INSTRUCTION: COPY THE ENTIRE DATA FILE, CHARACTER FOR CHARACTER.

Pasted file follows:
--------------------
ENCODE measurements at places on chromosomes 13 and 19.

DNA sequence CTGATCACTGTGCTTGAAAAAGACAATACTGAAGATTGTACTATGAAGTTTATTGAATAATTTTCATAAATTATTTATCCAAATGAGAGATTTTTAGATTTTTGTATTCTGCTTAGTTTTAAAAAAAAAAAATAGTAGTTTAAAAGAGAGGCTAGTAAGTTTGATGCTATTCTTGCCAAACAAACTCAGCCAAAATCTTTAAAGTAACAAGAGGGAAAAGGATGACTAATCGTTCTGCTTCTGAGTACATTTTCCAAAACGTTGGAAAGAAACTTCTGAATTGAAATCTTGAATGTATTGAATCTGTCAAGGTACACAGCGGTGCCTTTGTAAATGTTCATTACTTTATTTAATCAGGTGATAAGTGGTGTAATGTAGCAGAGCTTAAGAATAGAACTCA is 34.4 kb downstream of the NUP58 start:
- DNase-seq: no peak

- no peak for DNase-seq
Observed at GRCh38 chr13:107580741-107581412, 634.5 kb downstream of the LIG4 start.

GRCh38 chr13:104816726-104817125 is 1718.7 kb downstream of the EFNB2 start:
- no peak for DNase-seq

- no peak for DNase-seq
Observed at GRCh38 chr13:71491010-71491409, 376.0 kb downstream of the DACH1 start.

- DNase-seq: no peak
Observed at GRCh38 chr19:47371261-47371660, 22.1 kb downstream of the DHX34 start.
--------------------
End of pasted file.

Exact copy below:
ENCODE measurements at places on chromosomes 13 and 19.

DNA sequence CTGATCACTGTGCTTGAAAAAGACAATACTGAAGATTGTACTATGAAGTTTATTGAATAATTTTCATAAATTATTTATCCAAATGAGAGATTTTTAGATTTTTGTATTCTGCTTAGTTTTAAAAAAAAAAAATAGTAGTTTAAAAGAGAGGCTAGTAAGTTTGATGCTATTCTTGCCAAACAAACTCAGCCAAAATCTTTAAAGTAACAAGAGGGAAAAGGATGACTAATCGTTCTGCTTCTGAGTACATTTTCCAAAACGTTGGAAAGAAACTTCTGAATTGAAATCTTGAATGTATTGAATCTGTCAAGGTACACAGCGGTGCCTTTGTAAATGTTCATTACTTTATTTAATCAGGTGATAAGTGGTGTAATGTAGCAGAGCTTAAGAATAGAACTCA is 34.4 kb downstream of the NUP58 start:
- DNase-seq: no peak

- no peak for DNase-seq
Observed at GRCh38 chr13:107580741-107581412, 634.5 kb downstream of the LIG4 start.

GRCh38 chr13:104816726-104817125 is 1718.7 kb downstream of the EFNB2 start:
- no peak for DNase-seq

- no peak for DNase-seq
Observed at GRCh38 chr13:71491010-71491409, 376.0 kb downstream of the DACH1 start.

- DNase-seq: no peak
Observed at GRCh38 chr19:47371261-47371660, 22.1 kb downstream of the DHX34 start.